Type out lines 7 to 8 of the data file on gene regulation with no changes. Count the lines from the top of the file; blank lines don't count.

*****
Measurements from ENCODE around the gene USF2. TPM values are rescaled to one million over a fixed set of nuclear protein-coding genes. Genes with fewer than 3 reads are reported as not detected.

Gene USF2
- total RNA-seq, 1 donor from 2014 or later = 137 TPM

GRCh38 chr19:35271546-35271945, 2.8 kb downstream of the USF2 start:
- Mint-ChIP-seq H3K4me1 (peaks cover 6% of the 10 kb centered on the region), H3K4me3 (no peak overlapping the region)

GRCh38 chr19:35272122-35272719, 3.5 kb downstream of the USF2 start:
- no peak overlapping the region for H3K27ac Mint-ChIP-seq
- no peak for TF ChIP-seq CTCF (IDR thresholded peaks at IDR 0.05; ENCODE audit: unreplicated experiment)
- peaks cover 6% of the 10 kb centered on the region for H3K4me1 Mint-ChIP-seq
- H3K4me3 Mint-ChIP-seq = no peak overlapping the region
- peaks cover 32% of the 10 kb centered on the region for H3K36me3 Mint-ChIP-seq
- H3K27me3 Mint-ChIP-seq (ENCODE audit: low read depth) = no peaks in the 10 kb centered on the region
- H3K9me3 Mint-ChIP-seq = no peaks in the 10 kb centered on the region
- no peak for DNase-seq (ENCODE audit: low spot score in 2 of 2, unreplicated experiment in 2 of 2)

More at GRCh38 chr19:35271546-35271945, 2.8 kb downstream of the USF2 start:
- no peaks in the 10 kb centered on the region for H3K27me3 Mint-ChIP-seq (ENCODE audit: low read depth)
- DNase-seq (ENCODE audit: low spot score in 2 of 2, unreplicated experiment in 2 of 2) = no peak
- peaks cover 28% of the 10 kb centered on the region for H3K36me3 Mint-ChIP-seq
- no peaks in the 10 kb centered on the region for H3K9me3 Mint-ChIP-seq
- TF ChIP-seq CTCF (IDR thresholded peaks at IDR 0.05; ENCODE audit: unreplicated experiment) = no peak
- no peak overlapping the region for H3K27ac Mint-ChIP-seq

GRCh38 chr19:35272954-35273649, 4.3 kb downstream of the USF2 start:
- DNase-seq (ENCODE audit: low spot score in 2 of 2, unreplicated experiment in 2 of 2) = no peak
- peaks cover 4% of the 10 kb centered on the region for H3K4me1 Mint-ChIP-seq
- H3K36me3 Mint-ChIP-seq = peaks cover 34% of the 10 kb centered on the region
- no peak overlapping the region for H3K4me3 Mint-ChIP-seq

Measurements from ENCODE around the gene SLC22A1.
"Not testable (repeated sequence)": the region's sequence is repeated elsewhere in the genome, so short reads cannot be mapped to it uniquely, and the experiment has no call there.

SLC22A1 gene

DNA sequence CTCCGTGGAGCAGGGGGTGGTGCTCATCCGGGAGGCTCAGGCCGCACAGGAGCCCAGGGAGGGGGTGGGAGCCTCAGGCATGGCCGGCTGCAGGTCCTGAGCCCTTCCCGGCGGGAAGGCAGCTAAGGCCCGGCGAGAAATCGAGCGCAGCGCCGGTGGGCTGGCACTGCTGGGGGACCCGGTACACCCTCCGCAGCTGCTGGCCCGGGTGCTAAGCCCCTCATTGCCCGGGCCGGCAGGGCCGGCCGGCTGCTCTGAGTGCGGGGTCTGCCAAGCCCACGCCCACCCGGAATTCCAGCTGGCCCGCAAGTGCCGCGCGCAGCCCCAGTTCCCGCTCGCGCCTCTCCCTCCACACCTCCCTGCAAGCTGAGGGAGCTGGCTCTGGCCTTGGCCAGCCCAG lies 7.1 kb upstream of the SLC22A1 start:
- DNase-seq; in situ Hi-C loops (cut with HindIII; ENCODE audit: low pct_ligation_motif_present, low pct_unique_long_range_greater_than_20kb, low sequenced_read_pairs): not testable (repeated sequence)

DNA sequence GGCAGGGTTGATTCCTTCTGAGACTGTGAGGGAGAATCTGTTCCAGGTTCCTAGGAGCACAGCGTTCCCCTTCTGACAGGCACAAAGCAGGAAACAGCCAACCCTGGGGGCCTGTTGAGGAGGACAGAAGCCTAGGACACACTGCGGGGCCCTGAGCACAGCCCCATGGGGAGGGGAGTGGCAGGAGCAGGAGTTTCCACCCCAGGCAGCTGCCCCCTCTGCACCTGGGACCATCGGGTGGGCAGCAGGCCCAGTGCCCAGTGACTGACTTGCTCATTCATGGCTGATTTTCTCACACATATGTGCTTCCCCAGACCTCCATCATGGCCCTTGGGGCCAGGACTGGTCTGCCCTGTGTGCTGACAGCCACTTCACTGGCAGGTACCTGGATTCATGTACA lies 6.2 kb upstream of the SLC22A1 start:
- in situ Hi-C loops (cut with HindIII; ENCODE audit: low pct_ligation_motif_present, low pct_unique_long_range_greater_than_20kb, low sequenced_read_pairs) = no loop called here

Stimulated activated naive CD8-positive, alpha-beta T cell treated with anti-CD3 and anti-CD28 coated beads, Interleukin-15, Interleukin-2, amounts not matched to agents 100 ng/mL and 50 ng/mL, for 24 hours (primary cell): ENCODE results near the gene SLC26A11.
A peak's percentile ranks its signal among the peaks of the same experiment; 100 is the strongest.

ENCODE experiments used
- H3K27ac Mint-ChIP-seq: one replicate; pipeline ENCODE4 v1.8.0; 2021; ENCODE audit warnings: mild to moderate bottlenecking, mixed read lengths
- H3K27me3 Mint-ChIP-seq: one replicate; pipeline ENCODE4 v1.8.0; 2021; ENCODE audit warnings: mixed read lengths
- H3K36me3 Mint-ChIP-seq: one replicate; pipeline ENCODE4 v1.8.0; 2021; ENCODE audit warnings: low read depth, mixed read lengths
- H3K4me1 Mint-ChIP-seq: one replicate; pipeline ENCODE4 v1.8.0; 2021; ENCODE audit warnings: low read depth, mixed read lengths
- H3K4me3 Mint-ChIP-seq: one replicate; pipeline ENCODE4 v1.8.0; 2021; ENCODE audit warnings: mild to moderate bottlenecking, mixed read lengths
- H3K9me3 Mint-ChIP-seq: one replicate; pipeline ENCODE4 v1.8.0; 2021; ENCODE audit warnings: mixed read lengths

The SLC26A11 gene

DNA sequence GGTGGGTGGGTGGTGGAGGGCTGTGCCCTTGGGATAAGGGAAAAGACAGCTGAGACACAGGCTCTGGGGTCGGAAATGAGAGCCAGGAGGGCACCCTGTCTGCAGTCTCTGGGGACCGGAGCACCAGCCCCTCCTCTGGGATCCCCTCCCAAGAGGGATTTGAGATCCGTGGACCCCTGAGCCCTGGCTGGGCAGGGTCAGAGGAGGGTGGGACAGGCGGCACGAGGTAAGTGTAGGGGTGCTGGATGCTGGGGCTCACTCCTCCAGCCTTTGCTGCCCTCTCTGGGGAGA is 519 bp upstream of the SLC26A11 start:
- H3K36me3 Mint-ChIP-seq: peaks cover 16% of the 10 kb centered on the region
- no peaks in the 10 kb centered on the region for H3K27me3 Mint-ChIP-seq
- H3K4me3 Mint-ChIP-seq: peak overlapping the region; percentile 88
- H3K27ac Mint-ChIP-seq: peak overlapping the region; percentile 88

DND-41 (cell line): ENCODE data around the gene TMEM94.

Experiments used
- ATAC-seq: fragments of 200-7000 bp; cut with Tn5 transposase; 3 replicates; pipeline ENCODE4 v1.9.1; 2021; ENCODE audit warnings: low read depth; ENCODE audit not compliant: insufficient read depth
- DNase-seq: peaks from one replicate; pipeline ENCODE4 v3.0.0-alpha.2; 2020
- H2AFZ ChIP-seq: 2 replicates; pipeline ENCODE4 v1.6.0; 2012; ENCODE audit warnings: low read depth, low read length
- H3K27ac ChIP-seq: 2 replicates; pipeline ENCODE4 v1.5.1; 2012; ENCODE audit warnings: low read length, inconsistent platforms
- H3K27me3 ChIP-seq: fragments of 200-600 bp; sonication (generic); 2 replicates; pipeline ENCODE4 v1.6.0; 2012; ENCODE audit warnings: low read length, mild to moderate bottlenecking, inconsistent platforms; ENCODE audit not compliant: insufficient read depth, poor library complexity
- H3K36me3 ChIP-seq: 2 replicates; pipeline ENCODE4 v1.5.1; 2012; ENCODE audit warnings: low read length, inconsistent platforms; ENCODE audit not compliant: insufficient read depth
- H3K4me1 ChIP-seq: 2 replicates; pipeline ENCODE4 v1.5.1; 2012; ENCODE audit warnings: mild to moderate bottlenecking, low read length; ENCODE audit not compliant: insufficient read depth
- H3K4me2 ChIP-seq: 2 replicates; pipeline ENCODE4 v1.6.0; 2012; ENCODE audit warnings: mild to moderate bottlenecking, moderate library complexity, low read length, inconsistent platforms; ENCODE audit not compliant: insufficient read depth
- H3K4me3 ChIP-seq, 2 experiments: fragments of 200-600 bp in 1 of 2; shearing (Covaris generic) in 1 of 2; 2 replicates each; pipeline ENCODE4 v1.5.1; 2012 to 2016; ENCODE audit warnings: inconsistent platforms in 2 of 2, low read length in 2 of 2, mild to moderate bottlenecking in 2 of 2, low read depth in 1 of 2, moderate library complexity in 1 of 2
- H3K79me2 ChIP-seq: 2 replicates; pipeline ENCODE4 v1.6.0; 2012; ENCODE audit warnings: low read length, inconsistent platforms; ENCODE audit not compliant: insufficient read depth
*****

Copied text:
- no peak overlapping the region for H3K27ac Mint-ChIP-seq
- no peak for TF ChIP-seq CTCF (IDR thresholded peaks at IDR 0.05; ENCODE audit: unreplicated experiment)